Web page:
Agriculture and biodiversity conservation: five critical factors for success

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The United Nations International Day for Biological Diversity on 22 May reminds us that “When biodiversity has a problem, humanity has a problem”. We rely on a wide genetic diversity of animals, plants and microorganisms to nourish and protect us – and we degrade this rich resource base at our peril.

Agriculture remains the largest threat to biodiversity. The expansion and unsustainable intensification of agricultural activity endangers 5,407 species on the International Union for the Conservation of Nature’s Red List – close to two thirds of which are already listed as threatened or near-threatened.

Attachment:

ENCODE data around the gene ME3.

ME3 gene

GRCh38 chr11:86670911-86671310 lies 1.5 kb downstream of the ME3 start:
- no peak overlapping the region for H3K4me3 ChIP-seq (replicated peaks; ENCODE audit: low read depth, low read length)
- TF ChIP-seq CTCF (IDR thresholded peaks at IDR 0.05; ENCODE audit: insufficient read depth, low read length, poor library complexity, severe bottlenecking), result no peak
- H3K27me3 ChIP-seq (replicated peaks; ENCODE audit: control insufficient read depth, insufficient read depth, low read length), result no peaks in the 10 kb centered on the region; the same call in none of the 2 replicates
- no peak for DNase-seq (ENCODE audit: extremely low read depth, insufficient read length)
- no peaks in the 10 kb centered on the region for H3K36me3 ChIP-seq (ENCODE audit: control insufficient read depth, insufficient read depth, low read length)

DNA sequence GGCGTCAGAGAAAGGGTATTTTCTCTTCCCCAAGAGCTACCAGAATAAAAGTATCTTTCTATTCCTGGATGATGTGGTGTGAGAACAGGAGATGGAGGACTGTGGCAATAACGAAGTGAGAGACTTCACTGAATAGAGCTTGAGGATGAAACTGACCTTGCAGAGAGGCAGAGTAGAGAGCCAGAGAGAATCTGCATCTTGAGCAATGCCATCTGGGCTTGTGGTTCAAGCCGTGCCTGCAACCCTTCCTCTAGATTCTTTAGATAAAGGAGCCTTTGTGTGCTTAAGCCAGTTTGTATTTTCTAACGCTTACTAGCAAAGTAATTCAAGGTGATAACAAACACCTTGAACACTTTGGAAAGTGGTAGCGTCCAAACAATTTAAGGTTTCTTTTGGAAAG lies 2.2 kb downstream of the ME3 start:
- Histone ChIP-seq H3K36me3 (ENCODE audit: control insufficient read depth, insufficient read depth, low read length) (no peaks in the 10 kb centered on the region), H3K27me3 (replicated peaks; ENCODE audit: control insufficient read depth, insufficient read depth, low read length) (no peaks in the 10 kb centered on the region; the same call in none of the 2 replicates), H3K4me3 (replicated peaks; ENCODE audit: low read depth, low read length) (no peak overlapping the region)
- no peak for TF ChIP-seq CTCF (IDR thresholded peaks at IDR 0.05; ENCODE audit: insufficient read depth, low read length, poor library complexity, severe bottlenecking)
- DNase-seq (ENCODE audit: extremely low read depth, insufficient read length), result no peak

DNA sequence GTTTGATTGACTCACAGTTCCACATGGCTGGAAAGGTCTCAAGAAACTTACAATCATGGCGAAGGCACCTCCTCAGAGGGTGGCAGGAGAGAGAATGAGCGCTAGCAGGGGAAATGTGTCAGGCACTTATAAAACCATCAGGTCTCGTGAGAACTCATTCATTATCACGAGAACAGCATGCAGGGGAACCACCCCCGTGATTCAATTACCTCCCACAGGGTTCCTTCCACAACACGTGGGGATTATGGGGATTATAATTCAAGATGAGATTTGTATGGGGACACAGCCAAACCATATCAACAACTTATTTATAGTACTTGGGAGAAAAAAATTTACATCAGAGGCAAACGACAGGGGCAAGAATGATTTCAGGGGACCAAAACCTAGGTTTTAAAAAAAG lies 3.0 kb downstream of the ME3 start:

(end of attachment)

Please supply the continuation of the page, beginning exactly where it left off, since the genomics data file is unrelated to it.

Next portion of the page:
So how do we tackle this problem? With global food demand projected to increase by 67% by 2050, compared with 2010 levels, growing more food while keeping biodiversity intact won’t be easy. But it is possible. Across the globe, there are examples of agricultural initiatives that attempt to produce more food on less land, without overexploiting natural resources and degrading wildlife habitats. So, what factors make for success?


Photo credit: Georgina Smith/CIAT

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